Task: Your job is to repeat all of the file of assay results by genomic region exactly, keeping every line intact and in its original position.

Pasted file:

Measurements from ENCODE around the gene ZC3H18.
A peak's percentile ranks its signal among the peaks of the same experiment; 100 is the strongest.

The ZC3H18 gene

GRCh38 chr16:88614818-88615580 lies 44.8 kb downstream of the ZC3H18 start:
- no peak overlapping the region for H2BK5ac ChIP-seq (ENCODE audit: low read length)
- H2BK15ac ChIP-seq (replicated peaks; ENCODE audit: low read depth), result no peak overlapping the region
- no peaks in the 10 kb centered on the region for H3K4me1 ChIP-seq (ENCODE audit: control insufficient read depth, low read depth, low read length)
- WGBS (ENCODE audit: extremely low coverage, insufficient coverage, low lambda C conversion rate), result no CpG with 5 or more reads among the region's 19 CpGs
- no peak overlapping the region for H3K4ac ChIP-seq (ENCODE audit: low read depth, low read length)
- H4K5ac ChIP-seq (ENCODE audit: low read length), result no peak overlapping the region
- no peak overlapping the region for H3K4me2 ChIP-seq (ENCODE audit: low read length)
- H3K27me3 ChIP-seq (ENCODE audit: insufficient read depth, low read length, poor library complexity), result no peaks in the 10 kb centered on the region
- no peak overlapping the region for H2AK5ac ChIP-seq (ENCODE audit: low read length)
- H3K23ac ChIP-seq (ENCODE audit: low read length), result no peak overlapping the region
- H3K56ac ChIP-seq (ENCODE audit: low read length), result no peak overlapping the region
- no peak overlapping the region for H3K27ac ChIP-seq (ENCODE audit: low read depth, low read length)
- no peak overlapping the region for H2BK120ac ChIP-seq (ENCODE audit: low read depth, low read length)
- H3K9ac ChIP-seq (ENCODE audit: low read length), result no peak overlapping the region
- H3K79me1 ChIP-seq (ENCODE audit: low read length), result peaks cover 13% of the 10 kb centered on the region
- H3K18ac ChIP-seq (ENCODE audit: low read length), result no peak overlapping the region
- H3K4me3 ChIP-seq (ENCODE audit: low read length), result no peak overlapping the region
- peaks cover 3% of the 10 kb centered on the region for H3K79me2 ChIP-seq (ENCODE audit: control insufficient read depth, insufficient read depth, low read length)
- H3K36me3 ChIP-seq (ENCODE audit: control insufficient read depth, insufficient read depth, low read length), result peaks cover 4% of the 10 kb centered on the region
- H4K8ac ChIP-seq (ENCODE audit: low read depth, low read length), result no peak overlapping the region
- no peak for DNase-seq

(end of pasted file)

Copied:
Measurements from ENCODE around the gene ZC3H18.
A peak's percentile ranks its signal among the peaks of the same experiment; 100 is the strongest.

The ZC3H18 gene

GRCh38 chr16:88614818-88615580 lies 44.8 kb downstream of the ZC3H18 start:
- no peak overlapping the region for H2BK5ac ChIP-seq (ENCODE audit: low read length)
- H2BK15ac ChIP-seq (replicated peaks; ENCODE audit: low read depth), result no peak overlapping the region
- no peaks in the 10 kb centered on the region for H3K4me1 ChIP-seq (ENCODE audit: control insufficient read depth, low read depth, low read length)
- WGBS (ENCODE audit: extremely low coverage, insufficient coverage, low lambda C conversion rate), result no CpG with 5 or more reads among the region's 19 CpGs
- no peak overlapping the region for H3K4ac ChIP-seq (ENCODE audit: low read depth, low read length)
- H4K5ac ChIP-seq (ENCODE audit: low read length), result no peak overlapping the region
- no peak overlapping the region for H3K4me2 ChIP-seq (ENCODE audit: low read length)
- H3K27me3 ChIP-seq (ENCODE audit: insufficient read depth, low read length, poor library complexity), result no peaks in the 10 kb centered on the region
- no peak overlapping the region for H2AK5ac ChIP-seq (ENCODE audit: low read length)
- H3K23ac ChIP-seq (ENCODE audit: low read length), result no peak overlapping the region
- H3K56ac ChIP-seq (ENCODE audit: low read length), result no peak overlapping the region
- no peak overlapping the region for H3K27ac ChIP-seq (ENCODE audit: low read depth, low read length)
- no peak overlapping the region for H2BK120ac ChIP-seq (ENCODE audit: low read depth, low read length)
- H3K9ac ChIP-seq (ENCODE audit: low read length), result no peak overlapping the region
- H3K79me1 ChIP-seq (ENCODE audit: low read length), result peaks cover 13% of the 10 kb centered on the region
- H3K18ac ChIP-seq (ENCODE audit: low read length), result no peak overlapping the region
- H3K4me3 ChIP-seq (ENCODE audit: low read length), result no peak overlapping the region
- peaks cover 3% of the 10 kb centered on the region for H3K79me2 ChIP-seq (ENCODE audit: control insufficient read depth, insufficient read depth, low read length)
- H3K36me3 ChIP-seq (ENCODE audit: control insufficient read depth, insufficient read depth, low read length), result peaks cover 4% of the 10 kb centered on the region
- H4K8ac ChIP-seq (ENCODE audit: low read depth, low read length), result no peak overlapping the region
- no peak for DNase-seq